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I love Columbus County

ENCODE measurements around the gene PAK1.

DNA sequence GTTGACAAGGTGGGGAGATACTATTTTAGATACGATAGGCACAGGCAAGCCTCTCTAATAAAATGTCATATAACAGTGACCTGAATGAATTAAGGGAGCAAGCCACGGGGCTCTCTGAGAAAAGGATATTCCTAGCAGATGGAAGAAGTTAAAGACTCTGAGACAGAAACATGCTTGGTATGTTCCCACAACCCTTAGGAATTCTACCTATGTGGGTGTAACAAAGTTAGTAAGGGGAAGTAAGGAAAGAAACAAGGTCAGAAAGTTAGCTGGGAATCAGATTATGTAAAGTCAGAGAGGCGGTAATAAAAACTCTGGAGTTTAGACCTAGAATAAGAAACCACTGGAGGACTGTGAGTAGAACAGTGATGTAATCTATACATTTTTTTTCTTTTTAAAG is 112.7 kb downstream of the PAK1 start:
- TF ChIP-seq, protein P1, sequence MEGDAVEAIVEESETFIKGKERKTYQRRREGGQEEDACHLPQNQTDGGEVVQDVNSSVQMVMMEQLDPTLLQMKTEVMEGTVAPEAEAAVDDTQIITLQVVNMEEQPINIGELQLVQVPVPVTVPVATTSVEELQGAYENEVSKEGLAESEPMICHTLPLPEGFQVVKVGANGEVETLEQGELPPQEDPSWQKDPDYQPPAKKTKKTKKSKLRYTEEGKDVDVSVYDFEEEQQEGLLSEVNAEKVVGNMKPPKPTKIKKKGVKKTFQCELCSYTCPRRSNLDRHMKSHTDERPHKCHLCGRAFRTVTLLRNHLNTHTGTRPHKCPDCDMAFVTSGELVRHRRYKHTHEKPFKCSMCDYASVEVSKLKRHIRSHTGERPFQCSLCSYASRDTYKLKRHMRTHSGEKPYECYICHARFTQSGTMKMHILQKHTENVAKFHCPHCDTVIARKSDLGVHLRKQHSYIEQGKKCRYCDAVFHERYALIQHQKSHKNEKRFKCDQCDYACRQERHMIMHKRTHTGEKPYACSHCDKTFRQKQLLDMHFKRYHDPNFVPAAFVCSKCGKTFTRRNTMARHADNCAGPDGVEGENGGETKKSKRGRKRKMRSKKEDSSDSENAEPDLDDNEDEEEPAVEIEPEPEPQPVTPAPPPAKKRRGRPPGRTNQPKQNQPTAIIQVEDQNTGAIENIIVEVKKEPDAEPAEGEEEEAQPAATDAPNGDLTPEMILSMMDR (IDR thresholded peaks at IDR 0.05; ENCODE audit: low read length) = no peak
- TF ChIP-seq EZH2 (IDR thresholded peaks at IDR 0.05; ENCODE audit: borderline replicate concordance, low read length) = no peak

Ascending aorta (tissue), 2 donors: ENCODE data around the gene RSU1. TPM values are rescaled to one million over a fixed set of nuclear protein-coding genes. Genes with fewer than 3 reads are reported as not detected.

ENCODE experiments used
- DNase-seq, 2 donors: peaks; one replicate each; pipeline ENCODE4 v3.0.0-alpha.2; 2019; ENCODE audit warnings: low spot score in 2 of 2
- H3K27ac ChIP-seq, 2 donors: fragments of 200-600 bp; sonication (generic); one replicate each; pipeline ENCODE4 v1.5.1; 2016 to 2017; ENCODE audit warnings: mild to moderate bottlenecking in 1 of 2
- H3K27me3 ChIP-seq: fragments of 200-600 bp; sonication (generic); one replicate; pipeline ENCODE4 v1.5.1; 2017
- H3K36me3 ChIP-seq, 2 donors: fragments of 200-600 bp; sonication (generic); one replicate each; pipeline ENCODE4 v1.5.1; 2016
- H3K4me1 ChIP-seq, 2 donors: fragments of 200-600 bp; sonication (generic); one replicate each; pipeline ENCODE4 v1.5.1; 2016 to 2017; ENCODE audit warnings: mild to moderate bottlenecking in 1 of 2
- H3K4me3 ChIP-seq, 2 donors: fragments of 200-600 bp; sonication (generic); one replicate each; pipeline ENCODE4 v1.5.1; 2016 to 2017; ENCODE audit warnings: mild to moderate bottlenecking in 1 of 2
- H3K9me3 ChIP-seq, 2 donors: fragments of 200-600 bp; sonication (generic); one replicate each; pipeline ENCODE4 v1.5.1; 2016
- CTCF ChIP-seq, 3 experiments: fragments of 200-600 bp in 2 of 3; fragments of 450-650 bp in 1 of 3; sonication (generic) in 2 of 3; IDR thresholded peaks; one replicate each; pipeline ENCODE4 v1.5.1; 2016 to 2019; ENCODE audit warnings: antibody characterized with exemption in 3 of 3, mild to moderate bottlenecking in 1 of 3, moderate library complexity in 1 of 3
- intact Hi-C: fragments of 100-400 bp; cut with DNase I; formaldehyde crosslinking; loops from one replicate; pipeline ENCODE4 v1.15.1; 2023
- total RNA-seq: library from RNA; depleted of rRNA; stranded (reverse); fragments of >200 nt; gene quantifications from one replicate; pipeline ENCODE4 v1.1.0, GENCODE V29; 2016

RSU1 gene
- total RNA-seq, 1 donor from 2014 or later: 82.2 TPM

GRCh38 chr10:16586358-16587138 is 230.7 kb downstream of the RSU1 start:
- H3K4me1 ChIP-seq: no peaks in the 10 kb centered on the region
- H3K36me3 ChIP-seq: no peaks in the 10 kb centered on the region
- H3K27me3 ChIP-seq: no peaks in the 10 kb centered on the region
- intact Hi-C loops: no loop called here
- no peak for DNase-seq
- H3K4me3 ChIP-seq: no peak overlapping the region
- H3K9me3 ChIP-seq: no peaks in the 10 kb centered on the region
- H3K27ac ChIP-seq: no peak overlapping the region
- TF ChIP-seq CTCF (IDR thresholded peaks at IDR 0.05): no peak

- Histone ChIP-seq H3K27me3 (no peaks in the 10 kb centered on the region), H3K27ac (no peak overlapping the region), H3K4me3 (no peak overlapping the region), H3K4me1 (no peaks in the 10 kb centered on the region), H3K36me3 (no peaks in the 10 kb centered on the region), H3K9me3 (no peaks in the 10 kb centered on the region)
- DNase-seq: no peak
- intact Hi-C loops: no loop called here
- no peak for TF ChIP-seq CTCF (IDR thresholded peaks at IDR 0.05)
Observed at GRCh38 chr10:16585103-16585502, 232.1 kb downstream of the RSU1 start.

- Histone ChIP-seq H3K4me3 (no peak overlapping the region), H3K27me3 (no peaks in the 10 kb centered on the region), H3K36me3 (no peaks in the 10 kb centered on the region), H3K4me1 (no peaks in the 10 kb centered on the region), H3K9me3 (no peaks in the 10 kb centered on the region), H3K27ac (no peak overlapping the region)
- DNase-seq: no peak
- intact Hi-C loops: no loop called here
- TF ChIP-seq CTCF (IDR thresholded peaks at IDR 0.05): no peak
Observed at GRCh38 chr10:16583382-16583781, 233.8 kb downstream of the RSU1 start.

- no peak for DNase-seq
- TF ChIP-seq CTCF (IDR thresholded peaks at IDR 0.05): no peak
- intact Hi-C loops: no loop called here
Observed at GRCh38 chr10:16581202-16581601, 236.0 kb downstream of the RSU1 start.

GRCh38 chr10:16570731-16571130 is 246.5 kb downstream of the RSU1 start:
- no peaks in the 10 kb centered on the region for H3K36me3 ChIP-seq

I am still thinking of retiring somewhere in the middle of the triangle formed by Whiteville, Tabor City, and Chadbourn, if I can find forty acres that hasn't been clear-cut for agriculture. The key word, however, is that I will be RETIRING, not looking for work. The simple fact is that the deck is heavily stacked against Columbus County. In theory, it could attract a major industrial employer very easily. Building a large production facility in the Eastern portion of the county (Bolton/Lake Waccamaw area) could draw on a large unemployed/underemployed work force from Columbus, Brunswick, and even New Hanover Counties. Build something out near Evergreen and you could attract labor from Lumberton, Whiteville, and Tabor City. Sidney could be ideal for a large factory or distribution facility, midway between Whiteville and Tabor City. Several factors, however, make any prospective employer look elsewhere immediately. First, is the lack of skilled employees available. That's not a slam against Columbus County - it's a simple statement of fact. The County has traditionally been centered on agriculture and light manufacturing, neither of which prepares you for working in a modern industrial manufacturing facility. Second is an aging population. That's a problem that has been plaguing rural America for thirty years. Junior doesn't want to stay on the farm and plant tobacco, corn, peanuts, or soybeans like daddy did. Junior wants to go to the bright lights and big city to make some money. (There are exceptions, and God bless them, because they're the only thing standing between us and the complete extinction of the family farm.) Spend time in Columbus County, however, and you are struck with the distinct absence of gainfully employed young people just starting out raising a family. There are no "yuppies," to use an old but accurate term. If they went away to college, odds say they never returned. Even if they went to Southeastern and learned a trade, most headed to Wilmington to find work. Now, some will argue that a large employer would keep the young folks at home, but it hasn't panned out that way anywhere across the country. Young people reject the idea of growing up in a small town and "going to work at the mill" just as quickly as they reject farming. They've been exposed to TV, and they know there's a big world out there with many more opportunities than they will ever see in Vinegar Hill. Third is the political base in Columbus County. It's a Democratic stronghold, and no major manufacturer is going to build a large production facility knowing that the UAW, IBEW, or some other union is going to show up a year after the plant opens to triple the cost of doing business....because Columbus County workers WOULD vote in a union at the first opportunity, and kill the goose that lays the golden egg. Fourth is a limited road system. There is ONE good highway in Columbus County, US 74, running East-West. The major North-South roads, US 701, NC 211 and NC 87 are all two lane roads passing through many small towns en route to a major market. The sad fact is that any shipment destined for an area outside the state must drive many miles out of the way to reach the Interstate (the proposed I-74 will eventually help that) or navigate winding two-lane roads that can be closed for hours in the event of an accident. No one will ever open that facility in Sidney as long as 701 is a two-lane road. So when you look at what Columbus County CAN'T offer, you can see why unemployment is higher there than in the state as a whole....and it's destined to get higher. Perhaps the county needs to re-invent itself? Brunswick County did, and moved from a primarily agrarian ecnomy to a tourist/retirement Mecca. Granted, the ocean made their job a lot easier, but could Columbus County do something similar? There's a LOT of land to build dozens of championship golf courses on. There's a lot of undeveloped land in the Hallsboro-Mark Pine corridor that could be made into a huge natural-wilderness state park. There's no magic wand that can turn the clock back and return downtown Chadbourn, Whiteville, or Tabor City to vibrant, booming shopping districts unless you attract an entire new population of residents and appeal to their niche marketing needs. The county needs to think outside the box, and realize that in a nation gradually moving toward a service based economy, providing the best and most interesting services may be the key to future economic growth.


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